Menu
Tablet menu

KATHIMERINI (6/2004)

PHILIP GLASS TALKING ABOUT "ORION"

Drawing from the stars and myths to create a truly international show

Philip Glass and a group of acclaimed musicians, composers present world premiere of ‘Orion’

 

‘I invited seven artists from different parts of the world to work with me,’ said Philip Glass (center) at a recent press conference. ‘I was very open to their ideas... The result is a blend of traditional and contemporary sounds... Eleftheria Arvanitaki (r) was the only one of the artists in the ensemble who was new to me. Nevertheless, it’s like we’ve known each other for years,’ said Philip Glass, who will be presenting his new work, ‘Orion,’ in Athens and Thessaloniki.

The Herod Atticus Theater is hosting the world premiere of Philip Glass’s “Orion,” a production commissioned by the Cultural Olympiad and part of the season-long Athens Festival, tomorrow and Friday, before the show travels to Thessaloniki’s Dasos Theater on June 7 and 8.

This is a truly multinational production with participation by acclaimed international artists, such as didgeridoo virtuoso Mark Atkins, Celtic violinist Ashley McIsaac, Chinese pipa composer Wu Man, sitar player Gaurav Mazumdar, West-African kora player and oral historian Foday Musa Suso, and Brazil’s Uakti music ensemble. The concert also features the esteemed Greek vocalist Eleftheria Arvanitaki and the Philip Glass Ensemble, a group founded by the composer 30 years ago.

“I invited seven artists from different parts of the world to work with me,” said Glass at a recent press conference. “I was very open to their ideas... The result is a blend of traditional and contemporary sounds.

“I can come up with the concept for a work, but without organization, without bodies like the Cultural Olympiad, it would remain a dream,” he said. “I am eagerly looking forward to the premiere... I think we will have a full moon on the night,” said the composer, who previously appeared at the Herod Atticus five years ago.

International character

The work, “Orion,” is inspired by one of the most distinctive constellations in the sky. In a note, Glass says, “It seems that almost every civilization has created myths and taken inspiration from Orion,” thus the work itself and its performers’ varied background represent the international character of the Olympic Games.

Of the artists in the production, Glass said: “Some of them will present something traditional, others something contemporary. Eleftheria Arvanitaki was the only one of the artists in the ensemble who was new to me. Nevertheless, it’s like we’ve known each other for years.”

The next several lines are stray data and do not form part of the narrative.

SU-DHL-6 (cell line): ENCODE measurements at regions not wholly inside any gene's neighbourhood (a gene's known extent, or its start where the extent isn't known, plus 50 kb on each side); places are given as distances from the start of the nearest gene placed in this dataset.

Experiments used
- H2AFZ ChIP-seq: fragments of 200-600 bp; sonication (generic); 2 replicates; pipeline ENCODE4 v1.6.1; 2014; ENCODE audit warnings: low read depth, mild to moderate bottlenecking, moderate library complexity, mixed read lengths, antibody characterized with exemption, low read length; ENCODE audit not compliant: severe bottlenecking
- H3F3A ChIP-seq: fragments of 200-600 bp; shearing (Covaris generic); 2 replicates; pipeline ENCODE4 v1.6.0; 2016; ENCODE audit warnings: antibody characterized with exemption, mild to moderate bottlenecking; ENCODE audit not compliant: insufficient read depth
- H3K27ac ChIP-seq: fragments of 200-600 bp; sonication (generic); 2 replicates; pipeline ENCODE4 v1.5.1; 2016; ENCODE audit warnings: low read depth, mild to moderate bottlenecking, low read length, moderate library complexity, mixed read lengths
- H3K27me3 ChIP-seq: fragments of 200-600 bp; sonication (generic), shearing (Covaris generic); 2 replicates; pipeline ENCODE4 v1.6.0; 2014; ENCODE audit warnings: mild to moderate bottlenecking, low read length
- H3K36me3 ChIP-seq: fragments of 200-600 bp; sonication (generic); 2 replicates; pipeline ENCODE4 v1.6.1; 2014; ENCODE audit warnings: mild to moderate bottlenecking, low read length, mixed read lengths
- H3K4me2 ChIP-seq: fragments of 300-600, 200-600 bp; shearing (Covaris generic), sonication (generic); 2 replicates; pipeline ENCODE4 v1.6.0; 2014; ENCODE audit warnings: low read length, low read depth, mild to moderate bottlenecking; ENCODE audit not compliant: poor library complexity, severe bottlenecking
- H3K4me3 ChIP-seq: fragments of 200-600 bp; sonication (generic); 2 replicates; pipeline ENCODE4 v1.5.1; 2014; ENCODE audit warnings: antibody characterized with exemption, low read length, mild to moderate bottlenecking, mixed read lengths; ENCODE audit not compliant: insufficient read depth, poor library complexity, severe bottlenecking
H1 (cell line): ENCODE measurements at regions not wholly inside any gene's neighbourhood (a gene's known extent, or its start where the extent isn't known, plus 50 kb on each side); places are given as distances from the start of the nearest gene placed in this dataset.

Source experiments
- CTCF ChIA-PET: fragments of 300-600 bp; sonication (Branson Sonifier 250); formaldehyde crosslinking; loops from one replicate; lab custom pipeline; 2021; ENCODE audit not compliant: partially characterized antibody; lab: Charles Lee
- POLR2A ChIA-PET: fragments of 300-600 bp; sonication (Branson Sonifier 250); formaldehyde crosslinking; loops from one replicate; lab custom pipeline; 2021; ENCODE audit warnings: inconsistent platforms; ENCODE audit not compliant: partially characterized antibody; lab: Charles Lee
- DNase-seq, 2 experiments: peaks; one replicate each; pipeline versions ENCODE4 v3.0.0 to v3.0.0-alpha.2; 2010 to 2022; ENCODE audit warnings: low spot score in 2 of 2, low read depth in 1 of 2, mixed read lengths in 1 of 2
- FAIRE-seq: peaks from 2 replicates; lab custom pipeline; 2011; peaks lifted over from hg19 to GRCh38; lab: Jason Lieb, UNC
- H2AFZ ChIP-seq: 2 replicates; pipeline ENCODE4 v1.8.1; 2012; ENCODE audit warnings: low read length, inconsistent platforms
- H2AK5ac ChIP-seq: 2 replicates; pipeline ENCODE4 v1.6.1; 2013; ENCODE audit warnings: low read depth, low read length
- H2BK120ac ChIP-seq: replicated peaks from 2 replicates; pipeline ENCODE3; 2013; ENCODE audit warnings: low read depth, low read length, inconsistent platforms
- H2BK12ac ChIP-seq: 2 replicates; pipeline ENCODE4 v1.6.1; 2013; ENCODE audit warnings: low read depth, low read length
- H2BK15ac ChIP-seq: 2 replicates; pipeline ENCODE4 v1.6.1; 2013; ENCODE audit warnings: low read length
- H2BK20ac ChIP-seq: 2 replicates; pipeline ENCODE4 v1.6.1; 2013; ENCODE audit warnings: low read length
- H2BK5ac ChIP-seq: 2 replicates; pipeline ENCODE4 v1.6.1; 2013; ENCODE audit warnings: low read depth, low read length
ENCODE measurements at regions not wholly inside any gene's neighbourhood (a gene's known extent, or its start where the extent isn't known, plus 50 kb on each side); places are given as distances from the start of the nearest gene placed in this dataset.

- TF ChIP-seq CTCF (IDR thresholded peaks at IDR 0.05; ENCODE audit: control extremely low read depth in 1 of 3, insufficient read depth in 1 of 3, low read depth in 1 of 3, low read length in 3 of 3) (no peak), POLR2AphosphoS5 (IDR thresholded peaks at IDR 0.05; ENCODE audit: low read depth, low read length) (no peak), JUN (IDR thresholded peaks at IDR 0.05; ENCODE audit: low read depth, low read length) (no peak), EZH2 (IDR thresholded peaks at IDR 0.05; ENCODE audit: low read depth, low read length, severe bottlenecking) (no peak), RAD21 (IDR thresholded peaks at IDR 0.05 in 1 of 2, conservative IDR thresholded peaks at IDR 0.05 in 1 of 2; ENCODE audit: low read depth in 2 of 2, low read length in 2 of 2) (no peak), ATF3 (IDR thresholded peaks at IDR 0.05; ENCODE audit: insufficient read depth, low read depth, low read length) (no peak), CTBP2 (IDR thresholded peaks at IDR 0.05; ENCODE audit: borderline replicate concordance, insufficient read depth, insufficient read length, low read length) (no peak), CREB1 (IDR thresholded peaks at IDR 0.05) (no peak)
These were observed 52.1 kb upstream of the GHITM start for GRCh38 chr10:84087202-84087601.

The composer further sees the Cultural Olympiad as the “perfect extension to the Olympic Games. A soccer game, a sports event, the execution of a musical piece, are all events watched by people throughout the world. Sports and music have a lot in common deep down, even though at first sight they appear completely different. Every act of an athlete or a musician is imbued with tradition, discipline and the idea that they have to transcend existing limits.”

Transcending limits is something with which Glass himself is familiar, as he has surpassing the norms ever since he was a young man, whether by graduating from the University of Chicago at the age of 19 with a major in mathematics and philosophy or by breaking out of the mold of his contemporary composers by examining in depth the tonal structures of Eastern music.

According to Philip Glass’s official website, after graduating from university, the young, Baltimore-born man — who studied violin, flute and piano from a very young age — was determined to become a composer and moved to New York to attend the Julliard School. By then he had abandoned the 12-tone techniques he had been using in Chicago and gravitated toward American composers like Aaron Copland and William Schuman. By the age of 23, Glass had studied with Vincent Persichetti, Darius Milhaud and William Bergsma. He had rejected serialism and preferred such maverick composers as Harry Partch, Charles Ives, Moondog, Henry Cowell and Virgil Thomson, but he still had not found his own voice. Still searching, he moved to Paris and spent two years of intensive study under Nadia Boulanger.

One of the major turning points in his career came when he was asked to transcribe music written by India’s Ravi Shankar for a film into notation that could be read by French musicians. This led him to investigate music in North Africa, India and the Himalayas, before returning to New York and applying the new techniques he learned to his own music.

The prolific composer has since written music for the theater, opera, cinema and dance as well as chamber music and symphonic pieces. His concerts have an international standing, featuring in major festivals and venues worldwide.

Quotes from the press conference have been translated from the Greek

 

back to top

Login or Register